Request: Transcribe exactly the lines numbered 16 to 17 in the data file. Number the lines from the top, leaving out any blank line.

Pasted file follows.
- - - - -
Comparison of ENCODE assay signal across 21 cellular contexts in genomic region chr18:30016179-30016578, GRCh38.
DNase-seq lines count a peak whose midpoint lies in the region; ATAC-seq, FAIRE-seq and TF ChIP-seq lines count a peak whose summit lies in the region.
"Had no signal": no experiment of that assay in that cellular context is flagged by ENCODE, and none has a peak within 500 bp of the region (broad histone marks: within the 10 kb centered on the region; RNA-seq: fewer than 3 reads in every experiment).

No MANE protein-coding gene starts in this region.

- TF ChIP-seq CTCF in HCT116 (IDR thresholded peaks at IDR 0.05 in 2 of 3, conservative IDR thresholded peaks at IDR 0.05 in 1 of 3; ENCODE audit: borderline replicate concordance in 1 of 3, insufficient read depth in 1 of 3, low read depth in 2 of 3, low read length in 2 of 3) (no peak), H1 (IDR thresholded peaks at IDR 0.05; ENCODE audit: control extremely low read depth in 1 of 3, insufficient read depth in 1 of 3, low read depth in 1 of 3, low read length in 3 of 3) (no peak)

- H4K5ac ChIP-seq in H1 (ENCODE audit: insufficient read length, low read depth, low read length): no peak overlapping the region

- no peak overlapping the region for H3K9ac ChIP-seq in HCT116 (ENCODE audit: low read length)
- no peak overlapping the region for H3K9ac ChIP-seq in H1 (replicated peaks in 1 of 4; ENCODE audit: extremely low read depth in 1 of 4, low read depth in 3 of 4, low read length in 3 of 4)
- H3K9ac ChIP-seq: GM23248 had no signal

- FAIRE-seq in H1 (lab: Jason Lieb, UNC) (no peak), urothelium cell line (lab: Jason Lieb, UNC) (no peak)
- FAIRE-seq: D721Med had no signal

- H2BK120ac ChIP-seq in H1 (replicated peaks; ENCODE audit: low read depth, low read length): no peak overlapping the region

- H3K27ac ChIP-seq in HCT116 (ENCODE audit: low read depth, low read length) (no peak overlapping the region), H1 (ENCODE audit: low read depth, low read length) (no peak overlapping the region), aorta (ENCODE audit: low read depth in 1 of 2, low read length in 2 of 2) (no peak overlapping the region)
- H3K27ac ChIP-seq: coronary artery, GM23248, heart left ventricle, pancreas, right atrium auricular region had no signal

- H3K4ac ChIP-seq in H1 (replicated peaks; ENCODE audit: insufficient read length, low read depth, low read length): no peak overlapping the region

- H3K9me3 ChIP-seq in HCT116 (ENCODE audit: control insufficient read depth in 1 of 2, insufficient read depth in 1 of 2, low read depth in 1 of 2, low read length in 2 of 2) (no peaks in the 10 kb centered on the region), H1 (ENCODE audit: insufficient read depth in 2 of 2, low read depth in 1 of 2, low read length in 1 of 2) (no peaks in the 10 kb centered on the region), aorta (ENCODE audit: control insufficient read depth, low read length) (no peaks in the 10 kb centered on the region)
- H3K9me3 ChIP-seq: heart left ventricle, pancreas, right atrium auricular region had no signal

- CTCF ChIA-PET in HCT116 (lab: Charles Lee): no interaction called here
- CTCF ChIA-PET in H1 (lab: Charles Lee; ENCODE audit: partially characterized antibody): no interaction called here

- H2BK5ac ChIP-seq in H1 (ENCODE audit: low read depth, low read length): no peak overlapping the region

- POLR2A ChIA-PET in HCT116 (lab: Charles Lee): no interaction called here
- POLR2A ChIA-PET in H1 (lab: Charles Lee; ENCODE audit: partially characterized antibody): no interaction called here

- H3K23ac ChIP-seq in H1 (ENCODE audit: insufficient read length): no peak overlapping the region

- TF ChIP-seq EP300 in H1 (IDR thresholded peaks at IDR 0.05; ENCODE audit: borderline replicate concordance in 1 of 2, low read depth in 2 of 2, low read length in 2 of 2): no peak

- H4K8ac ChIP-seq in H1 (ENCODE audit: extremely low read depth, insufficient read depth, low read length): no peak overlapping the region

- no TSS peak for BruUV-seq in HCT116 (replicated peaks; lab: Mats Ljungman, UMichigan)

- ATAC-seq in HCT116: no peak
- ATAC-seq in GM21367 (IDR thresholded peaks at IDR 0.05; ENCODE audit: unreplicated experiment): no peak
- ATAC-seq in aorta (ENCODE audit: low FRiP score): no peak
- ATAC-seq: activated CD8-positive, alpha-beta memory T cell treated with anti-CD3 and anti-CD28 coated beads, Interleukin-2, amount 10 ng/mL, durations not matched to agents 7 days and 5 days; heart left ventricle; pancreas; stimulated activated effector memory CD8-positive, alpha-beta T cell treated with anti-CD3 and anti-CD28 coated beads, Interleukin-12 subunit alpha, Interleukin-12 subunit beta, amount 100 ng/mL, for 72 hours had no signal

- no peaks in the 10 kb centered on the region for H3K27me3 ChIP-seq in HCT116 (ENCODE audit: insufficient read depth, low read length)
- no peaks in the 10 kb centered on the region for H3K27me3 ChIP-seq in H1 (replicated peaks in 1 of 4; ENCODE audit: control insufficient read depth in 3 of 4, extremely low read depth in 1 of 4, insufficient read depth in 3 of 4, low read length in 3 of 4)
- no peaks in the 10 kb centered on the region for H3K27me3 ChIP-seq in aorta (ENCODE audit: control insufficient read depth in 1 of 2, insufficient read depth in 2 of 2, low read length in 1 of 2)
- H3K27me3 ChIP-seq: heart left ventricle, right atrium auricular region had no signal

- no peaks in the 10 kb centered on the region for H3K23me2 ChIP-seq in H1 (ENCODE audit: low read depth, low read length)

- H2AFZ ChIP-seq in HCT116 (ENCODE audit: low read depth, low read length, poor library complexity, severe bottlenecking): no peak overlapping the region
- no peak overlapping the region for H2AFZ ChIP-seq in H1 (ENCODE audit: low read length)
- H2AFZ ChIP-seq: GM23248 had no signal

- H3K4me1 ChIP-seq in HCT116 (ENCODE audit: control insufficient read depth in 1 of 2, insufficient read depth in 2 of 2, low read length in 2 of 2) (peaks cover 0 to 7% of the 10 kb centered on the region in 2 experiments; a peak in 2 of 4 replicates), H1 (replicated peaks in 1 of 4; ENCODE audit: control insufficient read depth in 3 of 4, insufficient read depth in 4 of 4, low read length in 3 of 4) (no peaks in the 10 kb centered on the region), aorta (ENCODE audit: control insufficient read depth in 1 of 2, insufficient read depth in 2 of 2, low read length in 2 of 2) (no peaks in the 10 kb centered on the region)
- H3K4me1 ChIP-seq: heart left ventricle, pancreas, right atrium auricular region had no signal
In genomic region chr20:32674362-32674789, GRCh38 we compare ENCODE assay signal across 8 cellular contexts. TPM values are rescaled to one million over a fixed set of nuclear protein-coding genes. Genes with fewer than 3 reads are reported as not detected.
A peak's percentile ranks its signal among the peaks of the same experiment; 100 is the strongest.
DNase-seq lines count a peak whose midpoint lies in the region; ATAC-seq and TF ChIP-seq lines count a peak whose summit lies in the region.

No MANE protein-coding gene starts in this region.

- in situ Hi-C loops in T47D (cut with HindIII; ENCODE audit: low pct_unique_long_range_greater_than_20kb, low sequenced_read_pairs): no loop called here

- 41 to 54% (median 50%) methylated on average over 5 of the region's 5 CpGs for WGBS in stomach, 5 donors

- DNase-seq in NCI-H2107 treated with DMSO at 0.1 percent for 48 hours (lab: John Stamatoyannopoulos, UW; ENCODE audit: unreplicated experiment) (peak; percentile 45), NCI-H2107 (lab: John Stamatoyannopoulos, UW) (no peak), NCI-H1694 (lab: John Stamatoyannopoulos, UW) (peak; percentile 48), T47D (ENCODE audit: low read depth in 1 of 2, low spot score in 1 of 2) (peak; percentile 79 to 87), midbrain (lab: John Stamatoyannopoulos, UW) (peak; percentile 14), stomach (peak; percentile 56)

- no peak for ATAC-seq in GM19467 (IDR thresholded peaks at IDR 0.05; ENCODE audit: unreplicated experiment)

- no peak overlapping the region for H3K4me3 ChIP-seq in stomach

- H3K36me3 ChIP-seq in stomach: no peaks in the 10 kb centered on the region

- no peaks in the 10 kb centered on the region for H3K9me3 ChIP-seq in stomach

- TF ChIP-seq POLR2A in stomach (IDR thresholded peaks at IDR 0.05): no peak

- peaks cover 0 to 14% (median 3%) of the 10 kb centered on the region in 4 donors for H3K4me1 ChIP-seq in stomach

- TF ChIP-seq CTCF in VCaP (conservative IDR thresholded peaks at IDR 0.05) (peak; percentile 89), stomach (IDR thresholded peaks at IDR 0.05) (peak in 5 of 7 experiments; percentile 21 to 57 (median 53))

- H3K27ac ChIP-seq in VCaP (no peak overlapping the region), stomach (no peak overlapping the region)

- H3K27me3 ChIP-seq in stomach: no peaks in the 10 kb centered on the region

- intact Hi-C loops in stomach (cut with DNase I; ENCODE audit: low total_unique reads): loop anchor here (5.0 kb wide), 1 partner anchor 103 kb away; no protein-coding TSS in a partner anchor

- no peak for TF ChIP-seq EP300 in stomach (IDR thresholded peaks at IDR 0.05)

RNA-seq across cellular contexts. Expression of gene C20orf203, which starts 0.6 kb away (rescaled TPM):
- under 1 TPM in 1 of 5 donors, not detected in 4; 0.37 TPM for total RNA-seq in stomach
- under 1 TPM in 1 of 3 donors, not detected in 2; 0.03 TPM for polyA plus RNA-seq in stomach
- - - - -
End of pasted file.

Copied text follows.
- H3K9me3 ChIP-seq in HCT116 (ENCODE audit: control insufficient read depth in 1 of 2, insufficient read depth in 1 of 2, low read depth in 1 of 2, low read length in 2 of 2) (no peaks in the 10 kb centered on the region), H1 (ENCODE audit: insufficient read depth in 2 of 2, low read depth in 1 of 2, low read length in 1 of 2) (no peaks in the 10 kb centered on the region), aorta (ENCODE audit: control insufficient read depth, low read length) (no peaks in the 10 kb centered on the region)
- H3K9me3 ChIP-seq: heart left ventricle, pancreas, right atrium auricular region had no signal